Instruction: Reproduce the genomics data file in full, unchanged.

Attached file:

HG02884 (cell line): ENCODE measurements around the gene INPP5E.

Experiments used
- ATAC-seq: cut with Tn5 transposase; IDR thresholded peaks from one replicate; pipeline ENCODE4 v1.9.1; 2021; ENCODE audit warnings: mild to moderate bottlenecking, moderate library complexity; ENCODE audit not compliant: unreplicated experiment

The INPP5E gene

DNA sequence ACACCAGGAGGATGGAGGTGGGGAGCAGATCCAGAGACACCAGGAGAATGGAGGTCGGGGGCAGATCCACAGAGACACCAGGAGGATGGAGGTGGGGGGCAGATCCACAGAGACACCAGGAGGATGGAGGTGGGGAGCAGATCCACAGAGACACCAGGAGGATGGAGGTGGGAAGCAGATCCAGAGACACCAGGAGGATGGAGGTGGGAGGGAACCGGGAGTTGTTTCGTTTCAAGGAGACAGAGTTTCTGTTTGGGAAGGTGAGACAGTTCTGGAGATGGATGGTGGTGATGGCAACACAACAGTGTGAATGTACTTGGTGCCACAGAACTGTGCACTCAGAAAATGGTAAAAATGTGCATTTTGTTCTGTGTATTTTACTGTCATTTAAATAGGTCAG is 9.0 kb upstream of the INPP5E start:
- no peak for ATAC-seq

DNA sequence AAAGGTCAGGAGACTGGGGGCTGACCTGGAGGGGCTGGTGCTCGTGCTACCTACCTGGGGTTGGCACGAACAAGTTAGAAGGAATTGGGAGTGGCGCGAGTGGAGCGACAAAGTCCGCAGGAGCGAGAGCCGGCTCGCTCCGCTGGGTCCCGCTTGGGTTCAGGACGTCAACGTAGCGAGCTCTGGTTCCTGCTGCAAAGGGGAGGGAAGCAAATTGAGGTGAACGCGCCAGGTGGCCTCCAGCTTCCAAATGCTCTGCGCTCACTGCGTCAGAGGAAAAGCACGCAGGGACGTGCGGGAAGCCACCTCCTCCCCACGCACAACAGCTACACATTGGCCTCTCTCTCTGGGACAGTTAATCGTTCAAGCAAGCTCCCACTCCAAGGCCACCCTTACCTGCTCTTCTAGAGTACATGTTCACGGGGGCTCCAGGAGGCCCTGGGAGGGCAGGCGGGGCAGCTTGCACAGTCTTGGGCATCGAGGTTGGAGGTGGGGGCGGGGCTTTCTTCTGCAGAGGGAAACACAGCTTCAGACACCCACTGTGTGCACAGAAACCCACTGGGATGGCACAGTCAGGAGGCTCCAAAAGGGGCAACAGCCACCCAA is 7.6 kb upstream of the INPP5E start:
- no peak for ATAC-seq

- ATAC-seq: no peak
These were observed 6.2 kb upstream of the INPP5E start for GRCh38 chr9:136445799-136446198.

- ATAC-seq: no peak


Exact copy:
HG02884 (cell line): ENCODE measurements around the gene INPP5E.

Experiments used
- ATAC-seq: cut with Tn5 transposase; IDR thresholded peaks from one replicate; pipeline ENCODE4 v1.9.1; 2021; ENCODE audit warnings: mild to moderate bottlenecking, moderate library complexity; ENCODE audit not compliant: unreplicated experiment

The INPP5E gene

DNA sequence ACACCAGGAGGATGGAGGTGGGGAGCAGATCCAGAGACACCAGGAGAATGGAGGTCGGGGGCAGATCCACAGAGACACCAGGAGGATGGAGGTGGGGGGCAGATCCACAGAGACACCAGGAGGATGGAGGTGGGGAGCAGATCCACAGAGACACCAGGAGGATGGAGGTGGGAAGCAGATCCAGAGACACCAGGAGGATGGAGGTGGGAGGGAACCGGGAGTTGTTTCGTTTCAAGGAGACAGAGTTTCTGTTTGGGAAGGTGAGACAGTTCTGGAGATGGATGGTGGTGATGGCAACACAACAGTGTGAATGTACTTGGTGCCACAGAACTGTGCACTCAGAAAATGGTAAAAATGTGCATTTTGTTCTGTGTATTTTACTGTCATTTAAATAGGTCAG is 9.0 kb upstream of the INPP5E start:
- no peak for ATAC-seq

DNA sequence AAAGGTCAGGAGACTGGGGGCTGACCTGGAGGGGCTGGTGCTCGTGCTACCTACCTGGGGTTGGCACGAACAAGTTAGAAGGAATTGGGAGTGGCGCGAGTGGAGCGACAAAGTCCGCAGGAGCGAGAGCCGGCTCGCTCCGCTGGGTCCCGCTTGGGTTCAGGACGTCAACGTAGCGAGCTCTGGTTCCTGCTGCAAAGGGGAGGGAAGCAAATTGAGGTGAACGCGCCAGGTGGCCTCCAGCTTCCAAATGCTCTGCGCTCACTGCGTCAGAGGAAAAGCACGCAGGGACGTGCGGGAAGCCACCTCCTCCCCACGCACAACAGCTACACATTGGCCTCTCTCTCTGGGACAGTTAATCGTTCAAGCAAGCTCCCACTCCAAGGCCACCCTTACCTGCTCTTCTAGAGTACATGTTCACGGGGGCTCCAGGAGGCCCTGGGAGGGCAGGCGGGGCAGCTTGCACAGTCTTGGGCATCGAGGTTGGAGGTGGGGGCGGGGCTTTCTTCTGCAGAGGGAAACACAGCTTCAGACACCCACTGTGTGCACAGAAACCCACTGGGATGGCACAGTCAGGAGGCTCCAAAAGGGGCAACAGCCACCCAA is 7.6 kb upstream of the INPP5E start:
- no peak for ATAC-seq

- ATAC-seq: no peak
These were observed 6.2 kb upstream of the INPP5E start for GRCh38 chr9:136445799-136446198.

- ATAC-seq: no peak